Changes in pregnant women’s blood were found in metabolites from early to mid-pregnancy that were linked with the risk for gestational diabetes in later pregnancy.
“Gestational diabetes is typically identified between 24 and 28 weeks of pregnancy by checking blood glucose, but unfavorable metabolic changes in pregnant women and their developing fetuses could occur from early pregnancy,” explains Yeyi Zhu, PhD. “Thus, methods to identify gestational diabetes sooner could benefit patients by giving them more time during their pregnancies to manage their blood sugar and health.”
For a study published in Diabetes, Dr. Zhu and colleagues sought to contribute to a growing area of study known as diabetes metabolomics, which focuses on identifying metabolites, which are end-products of bodily processes such as the use of energy. “People who have certain metabolites in their blood may be at higher risk for developing gestational diabetes,” Dr Zhu says. “We wanted to contribute to work into the mechanisms and prediction of gestational diabetes by utilizing our unique access to a relatively large, multi-racial and ethnic group of pregnant individuals who participated in previous studies; we also used robust data in metabolomics and clinical factors. Our study team had access to patients’ fasting blood samples and could track their health status over time through Kaiser Permanente electronic health records.”
Two Panels of Metabolites Were Developed and Compared
Dr. Zhu and colleagues worked with the NIH West Coast Metabolomics Center at University of California Davis to conduct laboratory analysis of blood specimens. They used patient data from the Pregnancy, Environment and Lifestyle Study (PETALS), a long-term study tracking lifestyle factors and health status of 3,346 pregnant patients in the Kaiser Permanente Northern California system.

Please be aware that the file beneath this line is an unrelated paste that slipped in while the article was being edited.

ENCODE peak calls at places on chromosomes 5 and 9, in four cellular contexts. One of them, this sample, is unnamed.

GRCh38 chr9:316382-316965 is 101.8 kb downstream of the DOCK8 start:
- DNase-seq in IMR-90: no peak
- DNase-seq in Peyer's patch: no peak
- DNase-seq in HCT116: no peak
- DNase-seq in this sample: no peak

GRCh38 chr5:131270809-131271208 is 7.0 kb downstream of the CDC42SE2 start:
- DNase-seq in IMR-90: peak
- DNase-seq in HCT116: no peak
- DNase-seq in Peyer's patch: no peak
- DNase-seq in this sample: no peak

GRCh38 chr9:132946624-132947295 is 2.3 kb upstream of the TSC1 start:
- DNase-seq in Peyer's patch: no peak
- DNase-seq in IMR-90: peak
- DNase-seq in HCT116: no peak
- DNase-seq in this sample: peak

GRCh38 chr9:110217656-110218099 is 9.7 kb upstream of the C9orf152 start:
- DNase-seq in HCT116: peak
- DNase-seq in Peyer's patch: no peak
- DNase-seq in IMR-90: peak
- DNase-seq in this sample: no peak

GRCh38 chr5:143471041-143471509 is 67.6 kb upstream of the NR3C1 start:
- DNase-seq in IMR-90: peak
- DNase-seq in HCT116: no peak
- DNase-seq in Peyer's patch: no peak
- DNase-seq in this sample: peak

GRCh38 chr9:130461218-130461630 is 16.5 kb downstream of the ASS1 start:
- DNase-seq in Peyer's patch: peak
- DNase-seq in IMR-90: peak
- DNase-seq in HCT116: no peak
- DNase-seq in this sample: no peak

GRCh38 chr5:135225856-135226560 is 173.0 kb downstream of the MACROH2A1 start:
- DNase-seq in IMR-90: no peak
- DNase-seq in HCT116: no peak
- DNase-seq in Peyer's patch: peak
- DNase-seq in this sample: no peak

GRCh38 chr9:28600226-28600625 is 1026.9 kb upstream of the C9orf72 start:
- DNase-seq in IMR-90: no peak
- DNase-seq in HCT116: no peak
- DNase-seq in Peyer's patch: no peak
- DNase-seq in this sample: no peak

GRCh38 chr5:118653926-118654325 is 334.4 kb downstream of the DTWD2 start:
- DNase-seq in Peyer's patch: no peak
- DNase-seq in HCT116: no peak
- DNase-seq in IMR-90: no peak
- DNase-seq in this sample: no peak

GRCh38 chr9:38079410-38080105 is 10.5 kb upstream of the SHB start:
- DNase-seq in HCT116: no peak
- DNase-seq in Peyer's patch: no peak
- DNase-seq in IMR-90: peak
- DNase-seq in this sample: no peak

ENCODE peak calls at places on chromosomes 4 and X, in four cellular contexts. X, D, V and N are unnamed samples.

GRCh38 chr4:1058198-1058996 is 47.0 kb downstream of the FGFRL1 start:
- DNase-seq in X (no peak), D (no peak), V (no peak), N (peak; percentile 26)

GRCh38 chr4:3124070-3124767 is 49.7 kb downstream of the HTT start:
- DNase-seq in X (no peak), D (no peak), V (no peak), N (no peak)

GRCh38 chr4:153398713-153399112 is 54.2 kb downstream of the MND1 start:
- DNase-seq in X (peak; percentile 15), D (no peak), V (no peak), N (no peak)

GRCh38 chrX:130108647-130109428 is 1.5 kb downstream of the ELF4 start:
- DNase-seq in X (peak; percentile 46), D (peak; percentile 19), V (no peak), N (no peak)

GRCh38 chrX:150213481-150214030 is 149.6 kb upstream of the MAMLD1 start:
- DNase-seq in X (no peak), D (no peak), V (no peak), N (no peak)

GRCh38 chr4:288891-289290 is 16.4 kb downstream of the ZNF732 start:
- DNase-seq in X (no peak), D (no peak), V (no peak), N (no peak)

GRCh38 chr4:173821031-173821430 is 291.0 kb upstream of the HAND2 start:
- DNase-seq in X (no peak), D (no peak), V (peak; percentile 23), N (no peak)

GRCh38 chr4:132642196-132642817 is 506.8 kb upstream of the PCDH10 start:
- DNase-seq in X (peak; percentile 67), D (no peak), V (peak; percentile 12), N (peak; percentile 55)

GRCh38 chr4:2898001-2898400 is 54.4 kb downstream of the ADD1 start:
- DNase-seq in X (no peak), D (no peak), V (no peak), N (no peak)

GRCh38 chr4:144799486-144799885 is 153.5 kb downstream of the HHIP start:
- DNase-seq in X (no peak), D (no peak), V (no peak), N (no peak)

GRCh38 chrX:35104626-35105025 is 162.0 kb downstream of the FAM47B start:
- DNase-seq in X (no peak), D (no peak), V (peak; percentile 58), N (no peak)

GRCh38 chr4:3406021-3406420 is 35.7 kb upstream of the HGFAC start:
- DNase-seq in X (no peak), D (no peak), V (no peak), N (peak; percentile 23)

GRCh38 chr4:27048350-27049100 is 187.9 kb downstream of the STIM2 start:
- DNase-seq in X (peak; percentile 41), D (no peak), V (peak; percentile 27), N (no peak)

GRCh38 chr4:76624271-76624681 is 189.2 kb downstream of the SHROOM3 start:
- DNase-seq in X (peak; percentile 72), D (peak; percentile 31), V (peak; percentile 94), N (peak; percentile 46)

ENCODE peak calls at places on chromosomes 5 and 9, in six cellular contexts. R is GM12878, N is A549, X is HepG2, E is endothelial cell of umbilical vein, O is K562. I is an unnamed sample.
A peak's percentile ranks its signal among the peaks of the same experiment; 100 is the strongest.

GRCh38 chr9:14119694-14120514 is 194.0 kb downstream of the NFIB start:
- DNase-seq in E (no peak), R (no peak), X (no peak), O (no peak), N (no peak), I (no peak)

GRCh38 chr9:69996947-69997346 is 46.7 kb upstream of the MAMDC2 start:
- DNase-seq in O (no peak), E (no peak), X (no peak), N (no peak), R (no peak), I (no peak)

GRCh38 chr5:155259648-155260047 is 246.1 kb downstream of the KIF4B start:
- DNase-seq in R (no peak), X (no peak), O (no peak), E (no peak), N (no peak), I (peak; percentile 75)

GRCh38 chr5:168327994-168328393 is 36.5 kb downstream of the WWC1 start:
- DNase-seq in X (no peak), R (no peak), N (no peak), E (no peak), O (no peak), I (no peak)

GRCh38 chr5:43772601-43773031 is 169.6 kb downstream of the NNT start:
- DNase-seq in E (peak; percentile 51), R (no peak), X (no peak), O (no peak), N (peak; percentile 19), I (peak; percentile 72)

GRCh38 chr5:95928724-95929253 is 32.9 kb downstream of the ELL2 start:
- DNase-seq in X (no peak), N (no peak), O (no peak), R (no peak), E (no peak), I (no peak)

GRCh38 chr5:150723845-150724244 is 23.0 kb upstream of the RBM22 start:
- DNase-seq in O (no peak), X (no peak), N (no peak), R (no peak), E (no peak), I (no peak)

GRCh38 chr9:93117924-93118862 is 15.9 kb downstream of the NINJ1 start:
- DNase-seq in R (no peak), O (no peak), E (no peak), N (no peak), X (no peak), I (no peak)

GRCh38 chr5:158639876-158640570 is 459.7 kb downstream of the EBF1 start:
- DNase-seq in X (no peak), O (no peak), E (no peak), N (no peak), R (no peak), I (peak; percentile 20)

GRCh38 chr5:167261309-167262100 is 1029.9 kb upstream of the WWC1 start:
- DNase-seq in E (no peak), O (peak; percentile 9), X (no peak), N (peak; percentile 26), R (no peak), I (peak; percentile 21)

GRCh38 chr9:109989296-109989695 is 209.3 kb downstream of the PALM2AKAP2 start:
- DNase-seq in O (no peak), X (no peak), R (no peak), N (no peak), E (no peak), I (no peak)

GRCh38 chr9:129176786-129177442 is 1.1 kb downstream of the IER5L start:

“We developed two panels of metabolites using machine learning methods and compared their ability to predict later gestational diabetes with typical risk factors such as obesity, family history of diabetes, history of gestational diabetes, and even fasting glucose levels,” Dr. Zhu says. “Another strength of this study was that we validated it twice, with a sub-group of PETALS participants and a group of participants in the Gestational Weight Gain and Optimal Wellness (GLOW) trial, a previous Division of Research study that provided health coaching to about 200 pregnant individuals on weight gain during pregnancy.”
Additional Evidence from Real-World Pregnant Patients Is Valuable
At gestational weeks 10-13, LASSO regression analysis identified a 17-metabolite panel that showed better predictive performance compared to a model with conventional risk factors (eg, BMI, family history of diabetes, previous gestational diabetes). Similarly, at gestational weeks 16-19, LASSO regression identified a 13-metabolite panel that demonstrated better predictive performance compared to that of a conventional risk factor model (Figure).
Dr. Zhu and colleagues concur that their findings are too preliminary to prompt any change in current medical practice. “However, it is encouraging to know that there is additional evidence from real-world pregnant patients suggesting metabolomics has the potential to make important contributions to preventive care and disease prediction of gestational diabetes in the future. While our study was well-designed and double-validated, the results need verification by researchers with other, larger populations of patients.”
Future research, she adds, is needed to examine the associations of potentially modifiable risk factors, such as diet and physical activity, with these metabolites. “Findings from these studies could further provide important information regarding preventive targets for gestational diabetes,” Dr. Zhu says.